‘BLOATER PASTE’. It doesn’t sound particularly appetising, but this vinegary cured fish paste was a popular condiment during the 19th Century, when the industrial revolution meant that manufacturers needed to develop new, efficient ways to transport food to a rapidly-expanding population of middle class Victorians. Small ceramic lidded pots were mass-produced, decorated with ornate but inexpensive black lettering and logos. It wasn’t long before they were used to store everything from cold cream to potted meats, but the most common usage was for toothpaste.
Whenever I’m at an IACF fair, I make a beeline for these beauties. Sometimes, only the lids survive, but it’s the fully-intact ones I’m after – to fill with earrings, bath salts, or wax and a wick for a vintage-style homemade candle.
Often, the chemists who prepared the products would include their name and address on the lid. I picked up a stunning ‘American Dentifrice’ pot recently for £5, marked: ‘William Darling’ of ‘126, Oxford Street, Manchester’, but made according to the prescription of a Dr ‘Coffin’ – not a name that fills you with confidence. Some look more inviting than others; ‘Cherry toothpaste from Colwyn Bay’ sounds quite nice, but collectors covet the rarer and hideous-sounding ‘Genuine Russian Bear’s Grease’ pot, for ‘beautifying and nourishing the hair’. Some of these lids bore the additional words: ‘HIGHLY SCENTED’ – presumably of something floral so your hair didn’t smell too strongly of bear…?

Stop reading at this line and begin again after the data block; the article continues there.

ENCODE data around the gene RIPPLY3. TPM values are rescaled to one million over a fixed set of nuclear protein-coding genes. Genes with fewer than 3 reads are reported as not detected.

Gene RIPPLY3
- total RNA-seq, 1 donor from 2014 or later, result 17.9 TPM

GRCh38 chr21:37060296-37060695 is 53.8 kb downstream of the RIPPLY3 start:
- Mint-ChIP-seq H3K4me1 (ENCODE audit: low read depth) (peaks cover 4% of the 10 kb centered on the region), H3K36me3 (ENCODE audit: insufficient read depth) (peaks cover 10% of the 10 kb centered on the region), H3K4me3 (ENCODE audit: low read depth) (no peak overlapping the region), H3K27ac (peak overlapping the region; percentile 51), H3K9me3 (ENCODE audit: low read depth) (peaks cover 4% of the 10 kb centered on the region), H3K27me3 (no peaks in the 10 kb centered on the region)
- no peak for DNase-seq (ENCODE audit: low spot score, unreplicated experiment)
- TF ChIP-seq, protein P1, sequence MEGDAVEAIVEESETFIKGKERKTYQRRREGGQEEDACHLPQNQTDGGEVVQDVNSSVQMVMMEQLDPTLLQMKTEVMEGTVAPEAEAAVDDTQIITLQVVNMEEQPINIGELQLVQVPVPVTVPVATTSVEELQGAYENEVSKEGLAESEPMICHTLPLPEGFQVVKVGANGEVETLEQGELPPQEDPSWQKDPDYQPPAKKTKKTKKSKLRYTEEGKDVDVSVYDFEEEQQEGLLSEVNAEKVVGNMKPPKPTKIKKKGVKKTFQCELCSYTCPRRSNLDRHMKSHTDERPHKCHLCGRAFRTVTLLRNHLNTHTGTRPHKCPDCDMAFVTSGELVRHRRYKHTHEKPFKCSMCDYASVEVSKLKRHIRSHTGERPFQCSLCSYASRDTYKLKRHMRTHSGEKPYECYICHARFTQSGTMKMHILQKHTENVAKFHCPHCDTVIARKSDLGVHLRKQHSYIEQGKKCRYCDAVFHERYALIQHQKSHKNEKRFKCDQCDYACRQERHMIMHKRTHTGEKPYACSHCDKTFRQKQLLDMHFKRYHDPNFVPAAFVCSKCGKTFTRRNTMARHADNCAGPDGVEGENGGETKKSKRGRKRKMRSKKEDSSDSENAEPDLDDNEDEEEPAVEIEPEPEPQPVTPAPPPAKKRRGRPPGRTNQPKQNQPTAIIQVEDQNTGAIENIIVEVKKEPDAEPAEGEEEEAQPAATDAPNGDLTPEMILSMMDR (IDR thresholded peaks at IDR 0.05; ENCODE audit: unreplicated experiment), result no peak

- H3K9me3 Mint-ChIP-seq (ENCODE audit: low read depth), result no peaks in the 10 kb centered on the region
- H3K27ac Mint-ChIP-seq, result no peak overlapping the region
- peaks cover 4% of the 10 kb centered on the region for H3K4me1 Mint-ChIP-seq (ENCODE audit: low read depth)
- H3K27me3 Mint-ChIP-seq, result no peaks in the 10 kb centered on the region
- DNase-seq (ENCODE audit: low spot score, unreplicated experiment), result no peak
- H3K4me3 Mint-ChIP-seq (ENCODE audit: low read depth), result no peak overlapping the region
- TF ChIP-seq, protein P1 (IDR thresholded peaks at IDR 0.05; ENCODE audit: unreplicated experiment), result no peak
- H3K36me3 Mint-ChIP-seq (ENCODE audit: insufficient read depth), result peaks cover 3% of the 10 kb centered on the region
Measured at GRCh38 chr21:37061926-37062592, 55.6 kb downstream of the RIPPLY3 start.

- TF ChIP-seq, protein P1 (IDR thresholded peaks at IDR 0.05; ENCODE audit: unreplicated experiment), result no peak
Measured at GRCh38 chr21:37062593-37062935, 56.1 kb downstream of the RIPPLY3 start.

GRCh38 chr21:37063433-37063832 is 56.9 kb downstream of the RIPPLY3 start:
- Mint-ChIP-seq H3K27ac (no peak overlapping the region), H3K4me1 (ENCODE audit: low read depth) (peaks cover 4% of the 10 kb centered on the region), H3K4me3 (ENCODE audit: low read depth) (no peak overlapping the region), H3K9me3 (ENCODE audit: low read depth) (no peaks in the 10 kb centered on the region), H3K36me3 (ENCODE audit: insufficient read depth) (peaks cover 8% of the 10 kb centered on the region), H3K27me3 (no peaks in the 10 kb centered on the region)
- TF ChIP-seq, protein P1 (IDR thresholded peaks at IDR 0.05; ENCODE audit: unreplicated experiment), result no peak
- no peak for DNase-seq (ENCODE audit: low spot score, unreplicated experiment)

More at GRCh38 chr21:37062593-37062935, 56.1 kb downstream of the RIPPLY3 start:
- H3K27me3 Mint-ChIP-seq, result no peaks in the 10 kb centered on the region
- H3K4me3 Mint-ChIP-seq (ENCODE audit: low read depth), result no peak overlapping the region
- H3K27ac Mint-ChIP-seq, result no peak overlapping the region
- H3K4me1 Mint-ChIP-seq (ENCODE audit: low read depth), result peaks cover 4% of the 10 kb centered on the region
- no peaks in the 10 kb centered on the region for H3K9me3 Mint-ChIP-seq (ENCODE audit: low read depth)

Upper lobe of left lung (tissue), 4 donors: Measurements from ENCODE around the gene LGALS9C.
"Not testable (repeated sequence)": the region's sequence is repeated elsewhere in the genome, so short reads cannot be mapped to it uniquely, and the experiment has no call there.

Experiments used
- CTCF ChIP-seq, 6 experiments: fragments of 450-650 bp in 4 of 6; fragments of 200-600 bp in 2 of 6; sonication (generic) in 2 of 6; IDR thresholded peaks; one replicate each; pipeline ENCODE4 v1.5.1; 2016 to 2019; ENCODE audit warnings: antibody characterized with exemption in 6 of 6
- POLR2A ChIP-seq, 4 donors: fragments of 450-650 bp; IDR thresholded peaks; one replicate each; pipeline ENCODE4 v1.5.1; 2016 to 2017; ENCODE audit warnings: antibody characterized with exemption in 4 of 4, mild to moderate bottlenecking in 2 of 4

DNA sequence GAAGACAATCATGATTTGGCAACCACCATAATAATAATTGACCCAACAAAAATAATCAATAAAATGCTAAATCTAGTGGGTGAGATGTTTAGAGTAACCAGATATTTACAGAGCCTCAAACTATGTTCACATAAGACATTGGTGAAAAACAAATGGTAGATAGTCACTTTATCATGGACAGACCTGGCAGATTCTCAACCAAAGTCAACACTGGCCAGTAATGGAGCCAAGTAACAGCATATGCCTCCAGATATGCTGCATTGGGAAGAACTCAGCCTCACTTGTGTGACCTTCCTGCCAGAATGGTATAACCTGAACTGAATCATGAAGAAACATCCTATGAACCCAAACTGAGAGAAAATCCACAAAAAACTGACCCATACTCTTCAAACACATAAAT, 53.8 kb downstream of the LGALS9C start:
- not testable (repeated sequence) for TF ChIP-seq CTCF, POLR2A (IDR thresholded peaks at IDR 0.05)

Like most Vintage Obsessions, once you ‘pot’, you just can’t stop. Display them on a black tray on top of your coffee table or stock up on (cheaper) lonely lids and superglue them into a box frame for quirky wall art.